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Dear pastors, the Super Bowl teaches us how to BE together

Super Bowl
A view of Raymond James Stadium where Super Bowl LV will be held during the COVID-19 pandemic on January 30, 2021, in Tampa, Florida. The Tampa Bay Buccaneers will play the Kansas City Chiefs in Raymond James Stadium for Super Bowl LV on February 7. |

Every year, we come together as a nation to watch the Super Bowl. Whether you are joining family and friends for the football, the food, or just to share time with your loved ones, we are all excited to gather together around the big screen.

Yet sports do more than just bring us together; they teach us how to be together, too. Part of the magic of sports is how they can unite people from all backgrounds, races, and religious creeds to join in the same game experience, share a common joy, and grow in companionship. I cannot tell you the number of lasting friendships I have seen forged in the fire of a shared enthusiasm for sports.

The NFL is experiencing very high ratings still. The Buccaneers’ win over the Packers in the NFC Championship Game drew 44.77 million viewers.

At a time when Americans are suffering from ever-worsening political divisions and the ongoing isolation of a pandemic, we need that magic more than ever before. We need sports to help us heal, to grow and to rejoice together in these trying times. But nowhere is this truer than for our youth.

As Christians, we know that God created us to be relational and to be active. When we confront challenges like we have in 2020, we know that God will give us every tool we need to fulfill His plan for us, because God is always drawing us further in our experience of faith through every aspect of creation. Sports can be an important part of that plan and a tool for fellowship and spiritual growth. People are drawn to sports.

We see the power of sports for God’s plan in the effect they have on our communities. From neighborhood kids playing basketball in the street to families meeting on the soccer field for local sports leagues, we build discipleship, companionship, and communion through our shared participation in sports.

But sports communities play a particularly important role in the lives of young people. Every parent knows this who has witnessed their child grow in responsibility, personal strength, and confidence through participation in a sports league. For young people, sports are always about so much more than just kicking a ball or scoring a victory; sports communities serve as vital emotional and physical outlets for our youth to connect with their peers and shape their character.

For many young people, the coronavirus pandemic has jeopardized their access to these vital sports communities. While most kids are spending more time in front of video games and screens, the inactivity is becoming a habit. Nearly 3 out of 10 kids who played a sport prior to the pandemic are no longer interested in participating, according to The Aspen Institute last Fall.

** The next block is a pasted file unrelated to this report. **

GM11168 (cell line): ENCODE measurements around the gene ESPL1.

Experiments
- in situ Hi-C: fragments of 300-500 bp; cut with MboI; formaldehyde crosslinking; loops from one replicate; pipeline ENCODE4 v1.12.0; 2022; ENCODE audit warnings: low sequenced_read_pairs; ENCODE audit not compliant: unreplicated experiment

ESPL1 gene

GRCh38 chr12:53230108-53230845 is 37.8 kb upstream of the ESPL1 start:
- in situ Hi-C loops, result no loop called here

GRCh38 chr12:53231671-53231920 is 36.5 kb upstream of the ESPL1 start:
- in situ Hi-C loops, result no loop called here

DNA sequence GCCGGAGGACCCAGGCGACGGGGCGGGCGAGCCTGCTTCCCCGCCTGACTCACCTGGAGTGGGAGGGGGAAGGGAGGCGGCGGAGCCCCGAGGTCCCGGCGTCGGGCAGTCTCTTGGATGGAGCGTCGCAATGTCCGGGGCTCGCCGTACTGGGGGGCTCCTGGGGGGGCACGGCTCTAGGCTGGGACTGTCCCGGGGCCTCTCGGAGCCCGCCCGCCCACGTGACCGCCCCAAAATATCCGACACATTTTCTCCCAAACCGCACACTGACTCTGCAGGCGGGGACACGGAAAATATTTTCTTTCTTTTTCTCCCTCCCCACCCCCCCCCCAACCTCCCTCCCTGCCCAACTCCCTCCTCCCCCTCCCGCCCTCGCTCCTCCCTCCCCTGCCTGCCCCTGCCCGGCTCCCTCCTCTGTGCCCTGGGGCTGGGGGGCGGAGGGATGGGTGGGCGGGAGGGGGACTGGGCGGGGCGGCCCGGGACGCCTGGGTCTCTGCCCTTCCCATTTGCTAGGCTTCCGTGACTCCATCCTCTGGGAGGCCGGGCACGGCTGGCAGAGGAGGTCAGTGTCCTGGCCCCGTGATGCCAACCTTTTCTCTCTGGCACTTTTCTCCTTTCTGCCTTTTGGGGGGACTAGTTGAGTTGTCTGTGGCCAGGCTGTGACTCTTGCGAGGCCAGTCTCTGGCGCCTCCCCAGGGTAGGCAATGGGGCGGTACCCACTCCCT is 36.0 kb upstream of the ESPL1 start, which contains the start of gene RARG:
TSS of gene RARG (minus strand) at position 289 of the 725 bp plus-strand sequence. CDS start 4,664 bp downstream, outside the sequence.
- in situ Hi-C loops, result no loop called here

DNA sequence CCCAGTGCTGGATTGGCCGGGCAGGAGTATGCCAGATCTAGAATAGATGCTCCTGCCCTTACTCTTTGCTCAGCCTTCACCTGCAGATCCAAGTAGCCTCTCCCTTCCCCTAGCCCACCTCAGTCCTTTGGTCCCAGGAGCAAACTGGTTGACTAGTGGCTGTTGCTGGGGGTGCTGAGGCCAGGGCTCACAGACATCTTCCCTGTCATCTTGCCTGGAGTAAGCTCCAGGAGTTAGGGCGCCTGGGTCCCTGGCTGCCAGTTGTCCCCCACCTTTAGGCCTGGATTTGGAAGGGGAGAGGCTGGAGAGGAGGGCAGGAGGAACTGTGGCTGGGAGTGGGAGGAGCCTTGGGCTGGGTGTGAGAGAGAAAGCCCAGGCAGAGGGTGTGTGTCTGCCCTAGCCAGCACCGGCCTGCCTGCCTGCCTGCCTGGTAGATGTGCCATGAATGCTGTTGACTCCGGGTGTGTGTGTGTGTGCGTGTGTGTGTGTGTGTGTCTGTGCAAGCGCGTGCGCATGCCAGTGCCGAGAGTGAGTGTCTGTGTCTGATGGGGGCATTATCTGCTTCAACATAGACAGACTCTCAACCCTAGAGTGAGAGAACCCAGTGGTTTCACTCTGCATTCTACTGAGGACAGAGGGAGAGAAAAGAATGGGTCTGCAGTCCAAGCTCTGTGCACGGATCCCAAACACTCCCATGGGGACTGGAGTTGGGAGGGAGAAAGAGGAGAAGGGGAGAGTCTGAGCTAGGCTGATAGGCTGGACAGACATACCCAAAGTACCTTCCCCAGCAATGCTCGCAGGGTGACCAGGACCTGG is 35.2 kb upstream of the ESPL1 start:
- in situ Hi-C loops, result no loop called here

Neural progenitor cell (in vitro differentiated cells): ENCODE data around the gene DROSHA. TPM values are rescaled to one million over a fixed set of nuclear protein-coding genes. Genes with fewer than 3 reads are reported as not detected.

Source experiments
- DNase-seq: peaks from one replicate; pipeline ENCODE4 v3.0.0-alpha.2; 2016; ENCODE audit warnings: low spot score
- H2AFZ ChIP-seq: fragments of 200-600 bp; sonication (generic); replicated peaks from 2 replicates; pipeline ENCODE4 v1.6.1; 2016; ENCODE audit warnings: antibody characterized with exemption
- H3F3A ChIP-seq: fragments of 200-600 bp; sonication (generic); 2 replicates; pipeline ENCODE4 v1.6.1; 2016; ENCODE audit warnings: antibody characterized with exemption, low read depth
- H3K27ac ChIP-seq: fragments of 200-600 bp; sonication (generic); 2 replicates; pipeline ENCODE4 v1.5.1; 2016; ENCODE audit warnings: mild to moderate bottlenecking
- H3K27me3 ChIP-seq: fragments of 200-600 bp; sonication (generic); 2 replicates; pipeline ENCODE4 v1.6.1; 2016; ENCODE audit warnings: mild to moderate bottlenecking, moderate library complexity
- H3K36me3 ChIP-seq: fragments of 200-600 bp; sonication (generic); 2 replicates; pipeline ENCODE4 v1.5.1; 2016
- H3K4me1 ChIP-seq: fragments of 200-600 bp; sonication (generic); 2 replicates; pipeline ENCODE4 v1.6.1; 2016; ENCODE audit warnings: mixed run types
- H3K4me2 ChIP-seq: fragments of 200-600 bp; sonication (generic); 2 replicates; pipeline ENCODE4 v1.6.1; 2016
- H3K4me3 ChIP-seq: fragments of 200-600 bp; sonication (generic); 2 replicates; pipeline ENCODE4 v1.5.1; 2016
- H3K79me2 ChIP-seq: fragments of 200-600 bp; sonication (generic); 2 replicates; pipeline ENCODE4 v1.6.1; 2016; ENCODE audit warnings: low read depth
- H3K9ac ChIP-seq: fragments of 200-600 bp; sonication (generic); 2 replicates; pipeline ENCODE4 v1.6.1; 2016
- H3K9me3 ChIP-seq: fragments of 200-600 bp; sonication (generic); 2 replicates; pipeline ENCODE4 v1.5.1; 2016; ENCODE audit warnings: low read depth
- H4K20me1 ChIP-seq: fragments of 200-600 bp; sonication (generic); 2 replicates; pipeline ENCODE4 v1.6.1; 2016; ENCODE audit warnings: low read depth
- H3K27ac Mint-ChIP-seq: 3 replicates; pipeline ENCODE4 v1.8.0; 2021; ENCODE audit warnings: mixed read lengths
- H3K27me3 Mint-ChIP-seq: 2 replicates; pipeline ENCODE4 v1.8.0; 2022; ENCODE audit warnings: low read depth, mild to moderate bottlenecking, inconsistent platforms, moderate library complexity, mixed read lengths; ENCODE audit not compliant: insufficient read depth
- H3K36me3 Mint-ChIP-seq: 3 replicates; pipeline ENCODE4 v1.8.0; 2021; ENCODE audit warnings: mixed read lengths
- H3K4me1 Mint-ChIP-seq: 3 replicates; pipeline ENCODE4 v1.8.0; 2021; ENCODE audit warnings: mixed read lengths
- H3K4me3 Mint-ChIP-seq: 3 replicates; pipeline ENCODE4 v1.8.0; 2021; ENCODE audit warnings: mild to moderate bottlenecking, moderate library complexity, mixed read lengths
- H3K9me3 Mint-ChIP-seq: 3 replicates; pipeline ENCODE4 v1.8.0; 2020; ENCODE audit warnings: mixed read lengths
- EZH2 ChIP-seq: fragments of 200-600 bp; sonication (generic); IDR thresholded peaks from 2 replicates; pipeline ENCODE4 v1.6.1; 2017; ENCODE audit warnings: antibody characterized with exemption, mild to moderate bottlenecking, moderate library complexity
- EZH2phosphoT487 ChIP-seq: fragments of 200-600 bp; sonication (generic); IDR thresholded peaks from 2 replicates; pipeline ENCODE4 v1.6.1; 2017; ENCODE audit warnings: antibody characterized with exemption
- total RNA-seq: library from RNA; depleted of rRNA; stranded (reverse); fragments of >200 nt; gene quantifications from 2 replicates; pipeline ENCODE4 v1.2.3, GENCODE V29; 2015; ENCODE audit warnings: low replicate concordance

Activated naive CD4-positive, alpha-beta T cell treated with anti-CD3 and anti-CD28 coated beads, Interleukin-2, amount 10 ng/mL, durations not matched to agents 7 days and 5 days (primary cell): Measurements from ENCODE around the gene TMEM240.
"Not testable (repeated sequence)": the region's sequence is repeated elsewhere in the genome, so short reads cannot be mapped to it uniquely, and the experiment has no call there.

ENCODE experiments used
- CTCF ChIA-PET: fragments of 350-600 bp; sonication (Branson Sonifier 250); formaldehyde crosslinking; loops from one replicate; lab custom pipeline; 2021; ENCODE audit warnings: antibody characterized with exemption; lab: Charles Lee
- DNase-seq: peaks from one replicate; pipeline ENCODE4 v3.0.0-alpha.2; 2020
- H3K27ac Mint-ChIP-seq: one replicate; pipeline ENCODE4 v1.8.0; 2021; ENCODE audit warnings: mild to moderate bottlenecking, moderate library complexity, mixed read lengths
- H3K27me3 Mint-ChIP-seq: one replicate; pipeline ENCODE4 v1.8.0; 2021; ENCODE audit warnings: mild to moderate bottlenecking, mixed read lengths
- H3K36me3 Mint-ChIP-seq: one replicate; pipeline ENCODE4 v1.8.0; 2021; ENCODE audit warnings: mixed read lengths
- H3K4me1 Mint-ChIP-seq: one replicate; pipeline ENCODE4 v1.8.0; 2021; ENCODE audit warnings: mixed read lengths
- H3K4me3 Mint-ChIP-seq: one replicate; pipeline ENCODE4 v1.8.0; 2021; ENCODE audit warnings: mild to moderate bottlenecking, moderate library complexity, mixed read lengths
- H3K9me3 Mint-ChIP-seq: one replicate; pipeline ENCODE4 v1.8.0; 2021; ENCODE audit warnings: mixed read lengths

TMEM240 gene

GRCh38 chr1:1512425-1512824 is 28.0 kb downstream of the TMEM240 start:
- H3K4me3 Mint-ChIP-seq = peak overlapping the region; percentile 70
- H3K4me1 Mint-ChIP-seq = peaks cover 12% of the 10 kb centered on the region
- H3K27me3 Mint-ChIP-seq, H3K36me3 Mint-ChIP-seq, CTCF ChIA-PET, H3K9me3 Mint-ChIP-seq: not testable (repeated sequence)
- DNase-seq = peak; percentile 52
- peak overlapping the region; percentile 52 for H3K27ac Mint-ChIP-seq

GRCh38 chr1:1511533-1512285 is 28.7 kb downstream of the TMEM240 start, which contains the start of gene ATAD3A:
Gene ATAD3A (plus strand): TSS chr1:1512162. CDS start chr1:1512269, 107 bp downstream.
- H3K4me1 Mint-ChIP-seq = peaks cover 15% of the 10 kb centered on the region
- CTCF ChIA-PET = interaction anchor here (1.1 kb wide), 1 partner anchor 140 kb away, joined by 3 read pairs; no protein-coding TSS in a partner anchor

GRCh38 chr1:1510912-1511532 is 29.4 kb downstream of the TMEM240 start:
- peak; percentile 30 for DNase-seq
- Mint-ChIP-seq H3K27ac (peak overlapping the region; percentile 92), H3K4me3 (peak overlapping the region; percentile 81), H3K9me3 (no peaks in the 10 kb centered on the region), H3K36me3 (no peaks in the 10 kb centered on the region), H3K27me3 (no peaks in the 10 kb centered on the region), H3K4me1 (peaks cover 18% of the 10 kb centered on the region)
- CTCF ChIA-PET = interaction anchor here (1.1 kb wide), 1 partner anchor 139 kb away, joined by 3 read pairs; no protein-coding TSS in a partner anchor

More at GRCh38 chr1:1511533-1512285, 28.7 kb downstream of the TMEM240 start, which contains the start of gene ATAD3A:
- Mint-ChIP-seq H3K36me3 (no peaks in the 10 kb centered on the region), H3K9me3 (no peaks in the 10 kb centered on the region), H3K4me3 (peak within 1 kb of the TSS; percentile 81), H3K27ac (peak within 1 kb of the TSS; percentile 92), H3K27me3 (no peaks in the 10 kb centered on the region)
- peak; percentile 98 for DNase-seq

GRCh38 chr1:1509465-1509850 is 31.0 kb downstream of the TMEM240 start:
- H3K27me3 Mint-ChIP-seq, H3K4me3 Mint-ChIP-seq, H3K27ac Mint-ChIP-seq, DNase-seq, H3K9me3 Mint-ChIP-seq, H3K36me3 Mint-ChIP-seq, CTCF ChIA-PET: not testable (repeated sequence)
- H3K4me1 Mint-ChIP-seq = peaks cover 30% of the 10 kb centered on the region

We all lost a lot to COVID in 2020, and I know many of us have felt the loss of community in an especially deep way. But while it is hard at any age to experience separation from your friends and loved ones, young people in particular suffer when they lose their communities. Young people still need the unique environment of close community with their peers to become who they are.

This loss of community can seriously impact our youth’s faith, too. Not only can we meet other Christians through sports to build up our faith families, but we can also learn valuable lessons of faith through sports. We learn humility and kindness when we accept defeat on the sports field, just as we foster discipleship and build character through inter-generational interaction with coaches, players, and the community. Without sports communities for our youth, we are missing out on a great resource for raising the next generation of faith leaders.

The fact is that young people will benefit from sports. And they need us to remember how important sports are and work to make sure they have access to them.

That is a big reason why we at Upward Sports worked with churches over the last year to keep sports on the table for young people. It has taken a great deal of creativity and a whole lot of God’s grace, but we are proud of what our church partners have accomplished. From a new, COVID-19 safe indoor basketball league to a groundbreaking basketball and football league accessible to children with special needs, we have seen first-hand how Christian communities can come together to keep sports alive for the young people who need it.

With the new year ahead, we at Upward Sports are hope-filled to see what God has in store for us.  As we come together this year to watch the Super Bowl, let us remember the special importance of sports in our friendships, communities, and ministries. It may have been a long time since your church last organized a sports league, but our kids are ready and eager to come back and experience the power of sports once again.

Kevin Drake is the executive director of Upward Sports.

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